In this letter we report on a small number of isolated events demonstrating highly energetic electron precipitation observed during the occurrence of EMIC wave activity. All the events occur during quiet to weakly disturbed geomagnetic conditions, leading to very clear linkages between the wave activity and precipitation. A larger statistical search of the complete experimental database is currently underway, and will be reported in a future journal paper. The top and middle plots of Figure 2 present two hours of pulsation magnetometer observations from the Oulu site on 7 February 2007. Strong EMIC waves were detected in the frequency range 0.35–1.2 Hz from 19:31 UT, lasting until 19:50 UT, and peaking at 19:38 UT. We classify this EMIC wave activity as IPDP, which is characterized by Pc1 pulsations that rise in frequency over the duration of the event. Such events are generally more intense than Pc1s and thus may be more efficient for particle scattering. At the top of the plot we show the mean EMIC wave power in the band 0.5–3 Hz. The top plot of Figure 2 follows the format of Clilverd et al. , who reported on particle precipitation and EMIC events during the main pressure pulse of an interplanetary coronal mass ejection hitting the Earth's magnetosphere. The peak power of the EMIC wave activity in Figure 2 was observed at Oulu, where the polarization of the wave at this station was predominantly left handed, again confirming the nature of the wave as EMIC. This also indicates that the source is near the L-shell of Oulu. The wave activity was also visible in all the pulsation magnetometer data from Sodankylä south (Figure 1), including the southern-most magnetometer station (Nurmijärvi), but all at lower power levels and with less clearly left-hand polarization. This suggests that the EMIC activity was generated on a field line near Oulu (L = 4.6), and propagated in the ionosphere to the nearby sites poleward (260 km from Oulu) and equatorward (510 km from Oulu). As the EMIC activity was not observed at the two pulsation magnetometer sites polewards of Sodankylä (locations which are 392 km and 491 km north of Oulu), the EMIC-source is likely to have been somewhat equatorward of Oulu, to be consistent with a symmetric wave amplitude pattern. This would place the source approximately 1° equatorward (111 km) of Oulu at L = 4.2.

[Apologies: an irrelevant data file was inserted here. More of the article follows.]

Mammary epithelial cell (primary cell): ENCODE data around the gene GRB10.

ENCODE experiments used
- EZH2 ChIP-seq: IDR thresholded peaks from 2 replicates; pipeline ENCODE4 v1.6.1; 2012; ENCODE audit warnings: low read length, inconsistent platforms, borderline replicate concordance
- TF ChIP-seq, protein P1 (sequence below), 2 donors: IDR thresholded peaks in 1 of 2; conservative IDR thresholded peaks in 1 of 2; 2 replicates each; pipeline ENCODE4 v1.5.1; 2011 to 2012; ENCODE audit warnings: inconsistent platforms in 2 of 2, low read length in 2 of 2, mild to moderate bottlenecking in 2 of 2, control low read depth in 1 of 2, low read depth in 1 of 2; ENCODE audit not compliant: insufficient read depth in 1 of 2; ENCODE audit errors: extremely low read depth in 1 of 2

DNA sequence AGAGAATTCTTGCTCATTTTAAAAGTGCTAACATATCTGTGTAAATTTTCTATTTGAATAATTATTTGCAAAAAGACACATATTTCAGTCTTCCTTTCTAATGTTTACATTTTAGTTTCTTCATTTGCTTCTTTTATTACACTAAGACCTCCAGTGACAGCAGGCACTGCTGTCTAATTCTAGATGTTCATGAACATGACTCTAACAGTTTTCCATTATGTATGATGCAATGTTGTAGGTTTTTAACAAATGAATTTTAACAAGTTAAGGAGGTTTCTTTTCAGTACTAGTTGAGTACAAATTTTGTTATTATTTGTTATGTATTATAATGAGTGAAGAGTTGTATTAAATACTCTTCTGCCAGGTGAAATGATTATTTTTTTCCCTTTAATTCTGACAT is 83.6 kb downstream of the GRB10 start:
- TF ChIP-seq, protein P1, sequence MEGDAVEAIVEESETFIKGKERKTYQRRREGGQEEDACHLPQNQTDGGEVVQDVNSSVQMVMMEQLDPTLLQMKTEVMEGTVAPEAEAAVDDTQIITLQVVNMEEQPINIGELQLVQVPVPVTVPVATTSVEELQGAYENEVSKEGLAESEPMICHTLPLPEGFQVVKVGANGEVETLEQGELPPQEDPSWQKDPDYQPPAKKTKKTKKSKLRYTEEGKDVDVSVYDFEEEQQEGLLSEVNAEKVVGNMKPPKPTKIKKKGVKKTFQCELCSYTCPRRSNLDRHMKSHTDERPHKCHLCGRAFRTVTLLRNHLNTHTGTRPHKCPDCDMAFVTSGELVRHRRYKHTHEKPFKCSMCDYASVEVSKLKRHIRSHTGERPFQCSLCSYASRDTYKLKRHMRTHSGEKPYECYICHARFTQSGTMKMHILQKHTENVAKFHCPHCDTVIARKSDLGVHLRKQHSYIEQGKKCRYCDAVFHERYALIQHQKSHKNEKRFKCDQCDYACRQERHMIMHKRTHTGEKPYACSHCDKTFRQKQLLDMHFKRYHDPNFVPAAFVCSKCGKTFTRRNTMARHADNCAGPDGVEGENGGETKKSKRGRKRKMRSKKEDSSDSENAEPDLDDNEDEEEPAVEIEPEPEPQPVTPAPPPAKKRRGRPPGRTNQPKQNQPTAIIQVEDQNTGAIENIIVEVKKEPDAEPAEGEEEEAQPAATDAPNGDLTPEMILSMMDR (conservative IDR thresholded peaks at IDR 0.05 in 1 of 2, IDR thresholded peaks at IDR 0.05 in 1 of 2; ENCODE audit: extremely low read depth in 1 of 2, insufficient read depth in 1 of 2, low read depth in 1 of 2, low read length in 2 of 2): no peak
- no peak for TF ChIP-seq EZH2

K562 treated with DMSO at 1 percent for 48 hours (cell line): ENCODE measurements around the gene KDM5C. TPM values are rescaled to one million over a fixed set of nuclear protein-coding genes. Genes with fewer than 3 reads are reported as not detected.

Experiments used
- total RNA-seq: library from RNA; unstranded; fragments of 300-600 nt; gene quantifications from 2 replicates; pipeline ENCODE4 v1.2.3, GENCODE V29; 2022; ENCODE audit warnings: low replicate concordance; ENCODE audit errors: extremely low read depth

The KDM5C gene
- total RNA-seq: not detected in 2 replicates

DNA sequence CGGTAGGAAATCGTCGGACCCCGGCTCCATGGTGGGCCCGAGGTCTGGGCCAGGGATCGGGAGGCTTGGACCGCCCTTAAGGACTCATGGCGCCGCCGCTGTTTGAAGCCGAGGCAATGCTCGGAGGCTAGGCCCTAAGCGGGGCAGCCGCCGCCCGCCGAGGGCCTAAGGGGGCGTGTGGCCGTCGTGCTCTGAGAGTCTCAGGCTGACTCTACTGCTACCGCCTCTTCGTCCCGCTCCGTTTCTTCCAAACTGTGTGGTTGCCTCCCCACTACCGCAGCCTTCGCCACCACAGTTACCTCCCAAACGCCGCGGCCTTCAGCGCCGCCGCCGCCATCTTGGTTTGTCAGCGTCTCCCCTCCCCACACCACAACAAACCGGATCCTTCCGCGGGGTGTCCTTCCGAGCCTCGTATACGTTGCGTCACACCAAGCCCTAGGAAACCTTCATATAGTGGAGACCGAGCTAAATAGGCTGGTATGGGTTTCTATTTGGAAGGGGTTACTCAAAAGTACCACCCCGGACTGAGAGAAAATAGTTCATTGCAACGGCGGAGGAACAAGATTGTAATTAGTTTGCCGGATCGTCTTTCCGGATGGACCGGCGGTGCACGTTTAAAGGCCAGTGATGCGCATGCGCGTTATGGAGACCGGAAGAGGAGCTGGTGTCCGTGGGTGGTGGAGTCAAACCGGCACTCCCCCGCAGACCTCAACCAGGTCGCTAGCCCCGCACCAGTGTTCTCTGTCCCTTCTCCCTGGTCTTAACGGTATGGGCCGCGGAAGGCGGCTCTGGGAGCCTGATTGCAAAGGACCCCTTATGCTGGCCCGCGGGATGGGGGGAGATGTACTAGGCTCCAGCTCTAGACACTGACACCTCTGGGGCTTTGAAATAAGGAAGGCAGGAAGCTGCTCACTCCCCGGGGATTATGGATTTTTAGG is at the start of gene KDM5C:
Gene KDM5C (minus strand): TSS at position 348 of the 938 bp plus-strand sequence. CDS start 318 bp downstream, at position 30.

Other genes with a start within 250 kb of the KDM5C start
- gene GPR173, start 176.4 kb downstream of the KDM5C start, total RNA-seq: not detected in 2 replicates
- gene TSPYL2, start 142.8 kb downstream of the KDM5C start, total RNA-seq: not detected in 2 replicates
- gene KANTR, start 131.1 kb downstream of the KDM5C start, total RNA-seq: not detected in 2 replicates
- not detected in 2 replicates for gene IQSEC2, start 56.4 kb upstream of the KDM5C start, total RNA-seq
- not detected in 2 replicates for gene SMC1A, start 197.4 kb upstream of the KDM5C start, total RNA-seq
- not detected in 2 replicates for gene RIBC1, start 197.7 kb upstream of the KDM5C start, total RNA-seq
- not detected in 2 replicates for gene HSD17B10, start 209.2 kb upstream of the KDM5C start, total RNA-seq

The bottom plot of Figure 2 compares the subionospheric and riometer precipitation monitors during this time. The solid lines show the 1 min resolution amplitude of the VLF transmitter GQD as received at Sodankylä for 7 February 2007 (black line), and the two previous days (red and blue lines) to provide an indication of typical subionospheric propagation conditions. At the time of the Oulu-observed EMIC wave activity, a large decrease in the subionospheric amplitude is observed, reaching −20 dB at ∼19:36 UT, and recovering over the following ∼30 min. There is no response on the path from NRK to Sodankylä (L = 5–6), indicating that the ionospheric changes are only occurring equatorward of these L-shells. The magnitude of this decrease is dramatic, and larger than the changes observed during intense precipitation events in large geomagnetic storms (e.g., 21 January 2005) (Clilverd et al., submitted manuscript, 2008). Such a large change strongly suggests that precipitation striking a region at about 1400 km from the transmitter (at L = 4.3) could be modifying the location of the modal minimum (i.e., a null in the transmitter signal strength) that normally lies close to SGO. Changes at this location have been identified, through our modeling, as being capable of producing large amplitude variations at SGO. This region is at a very similar L-shell to that determined using the EMIC wave observations.